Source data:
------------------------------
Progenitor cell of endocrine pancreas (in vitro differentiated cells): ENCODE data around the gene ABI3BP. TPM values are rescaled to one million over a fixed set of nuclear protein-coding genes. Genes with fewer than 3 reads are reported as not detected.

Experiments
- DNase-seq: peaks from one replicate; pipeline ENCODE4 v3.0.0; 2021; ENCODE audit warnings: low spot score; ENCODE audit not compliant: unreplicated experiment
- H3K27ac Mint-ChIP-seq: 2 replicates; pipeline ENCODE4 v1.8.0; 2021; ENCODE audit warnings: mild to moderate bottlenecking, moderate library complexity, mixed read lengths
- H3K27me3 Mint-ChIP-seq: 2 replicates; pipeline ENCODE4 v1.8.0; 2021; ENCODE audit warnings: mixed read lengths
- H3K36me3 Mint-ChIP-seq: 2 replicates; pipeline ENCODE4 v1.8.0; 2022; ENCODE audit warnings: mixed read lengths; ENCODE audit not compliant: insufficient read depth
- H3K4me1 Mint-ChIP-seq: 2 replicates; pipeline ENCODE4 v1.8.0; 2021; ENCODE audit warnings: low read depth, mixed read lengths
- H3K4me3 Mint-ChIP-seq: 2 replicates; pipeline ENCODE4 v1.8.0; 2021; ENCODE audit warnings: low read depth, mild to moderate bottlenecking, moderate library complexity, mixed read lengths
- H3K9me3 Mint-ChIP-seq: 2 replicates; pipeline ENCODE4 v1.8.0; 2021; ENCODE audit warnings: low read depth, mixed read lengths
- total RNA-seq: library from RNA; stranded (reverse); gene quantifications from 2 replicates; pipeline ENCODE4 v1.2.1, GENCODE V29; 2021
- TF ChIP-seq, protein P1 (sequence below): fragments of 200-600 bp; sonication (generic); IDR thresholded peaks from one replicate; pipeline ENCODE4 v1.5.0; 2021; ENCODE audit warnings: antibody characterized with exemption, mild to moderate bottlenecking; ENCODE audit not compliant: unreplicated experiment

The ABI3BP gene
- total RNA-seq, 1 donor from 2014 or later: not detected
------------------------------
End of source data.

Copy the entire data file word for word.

Progenitor cell of endocrine pancreas (in vitro differentiated cells): ENCODE data around the gene ABI3BP. TPM values are rescaled to one million over a fixed set of nuclear protein-coding genes. Genes with fewer than 3 reads are reported as not detected.

Experiments
- DNase-seq: peaks from one replicate; pipeline ENCODE4 v3.0.0; 2021; ENCODE audit warnings: low spot score; ENCODE audit not compliant: unreplicated experiment
- H3K27ac Mint-ChIP-seq: 2 replicates; pipeline ENCODE4 v1.8.0; 2021; ENCODE audit warnings: mild to moderate bottlenecking, moderate library complexity, mixed read lengths
- H3K27me3 Mint-ChIP-seq: 2 replicates; pipeline ENCODE4 v1.8.0; 2021; ENCODE audit warnings: mixed read lengths
- H3K36me3 Mint-ChIP-seq: 2 replicates; pipeline ENCODE4 v1.8.0; 2022; ENCODE audit warnings: mixed read lengths; ENCODE audit not compliant: insufficient read depth
- H3K4me1 Mint-ChIP-seq: 2 replicates; pipeline ENCODE4 v1.8.0; 2021; ENCODE audit warnings: low read depth, mixed read lengths
- H3K4me3 Mint-ChIP-seq: 2 replicates; pipeline ENCODE4 v1.8.0; 2021; ENCODE audit warnings: low read depth, mild to moderate bottlenecking, moderate library complexity, mixed read lengths
- H3K9me3 Mint-ChIP-seq: 2 replicates; pipeline ENCODE4 v1.8.0; 2021; ENCODE audit warnings: low read depth, mixed read lengths
- total RNA-seq: library from RNA; stranded (reverse); gene quantifications from 2 replicates; pipeline ENCODE4 v1.2.1, GENCODE V29; 2021
- TF ChIP-seq, protein P1 (sequence below): fragments of 200-600 bp; sonication (generic); IDR thresholded peaks from one replicate; pipeline ENCODE4 v1.5.0; 2021; ENCODE audit warnings: antibody characterized with exemption, mild to moderate bottlenecking; ENCODE audit not compliant: unreplicated experiment

The ABI3BP gene
- total RNA-seq, 1 donor from 2014 or later: not detected